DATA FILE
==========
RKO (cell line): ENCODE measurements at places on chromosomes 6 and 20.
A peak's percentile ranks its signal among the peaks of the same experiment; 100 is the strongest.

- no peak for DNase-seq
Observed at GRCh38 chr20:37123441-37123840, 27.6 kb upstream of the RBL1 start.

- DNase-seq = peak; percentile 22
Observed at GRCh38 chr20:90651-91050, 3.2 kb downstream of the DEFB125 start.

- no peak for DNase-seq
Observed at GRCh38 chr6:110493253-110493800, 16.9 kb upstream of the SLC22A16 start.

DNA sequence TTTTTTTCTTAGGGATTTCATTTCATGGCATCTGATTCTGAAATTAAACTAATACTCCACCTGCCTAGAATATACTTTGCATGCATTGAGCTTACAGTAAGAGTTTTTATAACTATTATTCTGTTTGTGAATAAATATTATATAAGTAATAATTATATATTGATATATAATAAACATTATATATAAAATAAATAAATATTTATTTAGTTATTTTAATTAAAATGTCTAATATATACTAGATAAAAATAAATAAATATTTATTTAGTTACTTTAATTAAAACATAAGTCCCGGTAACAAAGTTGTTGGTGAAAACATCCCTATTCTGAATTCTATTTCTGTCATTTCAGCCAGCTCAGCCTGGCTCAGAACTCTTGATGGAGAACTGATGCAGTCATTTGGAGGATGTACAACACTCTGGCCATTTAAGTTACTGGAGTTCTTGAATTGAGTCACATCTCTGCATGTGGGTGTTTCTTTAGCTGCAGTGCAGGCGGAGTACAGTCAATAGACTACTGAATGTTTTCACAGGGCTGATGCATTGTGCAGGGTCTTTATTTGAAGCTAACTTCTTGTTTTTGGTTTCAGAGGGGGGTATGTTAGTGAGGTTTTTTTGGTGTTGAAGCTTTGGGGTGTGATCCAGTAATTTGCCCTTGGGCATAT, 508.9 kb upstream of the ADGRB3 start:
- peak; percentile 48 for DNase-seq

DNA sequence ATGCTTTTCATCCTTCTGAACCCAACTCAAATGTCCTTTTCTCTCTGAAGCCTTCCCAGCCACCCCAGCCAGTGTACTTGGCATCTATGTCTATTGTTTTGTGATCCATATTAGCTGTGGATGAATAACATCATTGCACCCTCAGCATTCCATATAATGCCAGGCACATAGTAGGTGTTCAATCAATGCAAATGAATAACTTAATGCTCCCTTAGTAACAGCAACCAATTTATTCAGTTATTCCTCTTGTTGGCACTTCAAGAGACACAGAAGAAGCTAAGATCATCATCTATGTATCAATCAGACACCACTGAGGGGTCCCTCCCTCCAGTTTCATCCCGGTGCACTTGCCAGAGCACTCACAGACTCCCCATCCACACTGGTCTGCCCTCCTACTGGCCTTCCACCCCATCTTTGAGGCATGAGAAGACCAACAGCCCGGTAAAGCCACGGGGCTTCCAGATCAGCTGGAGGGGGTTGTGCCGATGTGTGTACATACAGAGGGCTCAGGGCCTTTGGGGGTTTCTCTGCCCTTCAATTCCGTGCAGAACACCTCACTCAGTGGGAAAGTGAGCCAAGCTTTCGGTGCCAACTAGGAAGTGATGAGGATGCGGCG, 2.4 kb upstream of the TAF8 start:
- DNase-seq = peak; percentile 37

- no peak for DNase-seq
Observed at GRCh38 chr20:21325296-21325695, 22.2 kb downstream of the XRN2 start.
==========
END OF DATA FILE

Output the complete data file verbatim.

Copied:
RKO (cell line): ENCODE measurements at places on chromosomes 6 and 20.
A peak's percentile ranks its signal among the peaks of the same experiment; 100 is the strongest.

- no peak for DNase-seq
Observed at GRCh38 chr20:37123441-37123840, 27.6 kb upstream of the RBL1 start.

- DNase-seq = peak; percentile 22
Observed at GRCh38 chr20:90651-91050, 3.2 kb downstream of the DEFB125 start.

- no peak for DNase-seq
Observed at GRCh38 chr6:110493253-110493800, 16.9 kb upstream of the SLC22A16 start.

DNA sequence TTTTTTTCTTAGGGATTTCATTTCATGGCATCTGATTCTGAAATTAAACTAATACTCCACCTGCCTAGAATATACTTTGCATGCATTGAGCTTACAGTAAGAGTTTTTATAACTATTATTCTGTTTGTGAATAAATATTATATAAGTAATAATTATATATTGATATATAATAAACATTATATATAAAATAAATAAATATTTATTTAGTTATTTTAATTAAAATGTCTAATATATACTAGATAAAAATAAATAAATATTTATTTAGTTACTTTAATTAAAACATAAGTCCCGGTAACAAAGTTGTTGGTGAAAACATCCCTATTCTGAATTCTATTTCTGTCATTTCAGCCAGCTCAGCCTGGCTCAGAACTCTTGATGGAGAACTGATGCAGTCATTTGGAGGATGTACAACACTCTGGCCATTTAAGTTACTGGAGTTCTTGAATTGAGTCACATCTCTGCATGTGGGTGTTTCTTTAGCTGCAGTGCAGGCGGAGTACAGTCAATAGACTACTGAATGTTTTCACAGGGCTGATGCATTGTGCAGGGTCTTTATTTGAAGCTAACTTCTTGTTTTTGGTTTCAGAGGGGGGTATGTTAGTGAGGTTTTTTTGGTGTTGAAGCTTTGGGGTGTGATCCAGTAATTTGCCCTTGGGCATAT, 508.9 kb upstream of the ADGRB3 start:
- peak; percentile 48 for DNase-seq

DNA sequence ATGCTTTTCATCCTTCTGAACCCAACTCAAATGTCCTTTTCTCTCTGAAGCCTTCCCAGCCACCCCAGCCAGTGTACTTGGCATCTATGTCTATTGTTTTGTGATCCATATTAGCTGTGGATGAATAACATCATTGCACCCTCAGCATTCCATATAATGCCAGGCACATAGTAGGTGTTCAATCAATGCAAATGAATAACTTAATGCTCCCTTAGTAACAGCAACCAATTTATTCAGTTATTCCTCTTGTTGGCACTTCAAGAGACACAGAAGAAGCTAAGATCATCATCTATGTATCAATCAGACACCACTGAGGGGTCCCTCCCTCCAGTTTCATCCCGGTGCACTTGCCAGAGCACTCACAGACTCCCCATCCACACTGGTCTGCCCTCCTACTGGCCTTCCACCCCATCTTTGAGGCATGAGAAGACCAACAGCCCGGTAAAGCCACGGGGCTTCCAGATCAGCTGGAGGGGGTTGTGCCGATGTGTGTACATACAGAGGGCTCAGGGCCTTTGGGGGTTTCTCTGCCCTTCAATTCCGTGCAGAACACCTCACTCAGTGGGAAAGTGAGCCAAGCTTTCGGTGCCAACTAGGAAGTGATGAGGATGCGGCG, 2.4 kb upstream of the TAF8 start:
- DNase-seq = peak; percentile 37

- no peak for DNase-seq
Observed at GRCh38 chr20:21325296-21325695, 22.2 kb downstream of the XRN2 start.